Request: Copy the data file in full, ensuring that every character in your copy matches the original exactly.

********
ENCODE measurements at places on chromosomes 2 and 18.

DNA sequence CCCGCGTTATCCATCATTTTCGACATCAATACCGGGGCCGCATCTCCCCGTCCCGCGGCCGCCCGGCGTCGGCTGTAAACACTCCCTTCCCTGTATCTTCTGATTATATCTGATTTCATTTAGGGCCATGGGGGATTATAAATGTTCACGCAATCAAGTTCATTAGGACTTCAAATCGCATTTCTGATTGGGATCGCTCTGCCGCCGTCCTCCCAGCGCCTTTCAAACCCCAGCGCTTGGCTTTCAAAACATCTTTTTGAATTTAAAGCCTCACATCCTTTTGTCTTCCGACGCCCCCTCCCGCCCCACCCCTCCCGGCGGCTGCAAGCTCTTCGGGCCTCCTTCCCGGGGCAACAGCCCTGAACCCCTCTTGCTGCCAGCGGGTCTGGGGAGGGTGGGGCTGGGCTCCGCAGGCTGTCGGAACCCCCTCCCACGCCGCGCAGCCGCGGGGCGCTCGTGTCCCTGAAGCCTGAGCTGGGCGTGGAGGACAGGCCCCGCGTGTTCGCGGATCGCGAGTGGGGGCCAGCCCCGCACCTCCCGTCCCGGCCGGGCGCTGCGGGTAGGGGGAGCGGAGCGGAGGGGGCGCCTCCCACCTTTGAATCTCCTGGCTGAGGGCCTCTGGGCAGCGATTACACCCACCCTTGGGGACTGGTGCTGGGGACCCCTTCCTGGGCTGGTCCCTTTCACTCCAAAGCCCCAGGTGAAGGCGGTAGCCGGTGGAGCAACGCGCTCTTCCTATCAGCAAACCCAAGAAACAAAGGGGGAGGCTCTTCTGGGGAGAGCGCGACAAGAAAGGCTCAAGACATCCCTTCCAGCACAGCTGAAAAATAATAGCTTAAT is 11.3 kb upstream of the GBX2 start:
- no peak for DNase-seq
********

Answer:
ENCODE measurements at places on chromosomes 2 and 18.

DNA sequence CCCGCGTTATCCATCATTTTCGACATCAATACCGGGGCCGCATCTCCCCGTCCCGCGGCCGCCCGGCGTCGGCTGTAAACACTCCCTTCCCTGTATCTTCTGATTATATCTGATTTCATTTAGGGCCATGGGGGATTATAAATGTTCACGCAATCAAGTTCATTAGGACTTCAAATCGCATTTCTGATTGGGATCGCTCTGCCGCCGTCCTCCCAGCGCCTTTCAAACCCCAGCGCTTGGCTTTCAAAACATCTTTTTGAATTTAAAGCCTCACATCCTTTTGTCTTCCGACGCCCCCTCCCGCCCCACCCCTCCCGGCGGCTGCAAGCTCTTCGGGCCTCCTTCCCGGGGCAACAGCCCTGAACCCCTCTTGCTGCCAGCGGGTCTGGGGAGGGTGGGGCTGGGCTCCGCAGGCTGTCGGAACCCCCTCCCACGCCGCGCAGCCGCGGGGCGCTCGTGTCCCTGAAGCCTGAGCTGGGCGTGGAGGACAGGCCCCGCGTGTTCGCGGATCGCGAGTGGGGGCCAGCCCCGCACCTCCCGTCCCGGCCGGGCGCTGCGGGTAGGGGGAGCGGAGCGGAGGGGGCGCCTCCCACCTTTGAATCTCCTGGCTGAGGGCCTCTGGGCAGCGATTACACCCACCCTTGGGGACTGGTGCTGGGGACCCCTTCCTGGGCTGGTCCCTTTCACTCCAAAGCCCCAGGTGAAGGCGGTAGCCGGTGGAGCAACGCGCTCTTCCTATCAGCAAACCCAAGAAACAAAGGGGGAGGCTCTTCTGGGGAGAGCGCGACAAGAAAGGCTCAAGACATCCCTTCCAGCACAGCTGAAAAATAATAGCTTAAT is 11.3 kb upstream of the GBX2 start:
- no peak for DNase-seq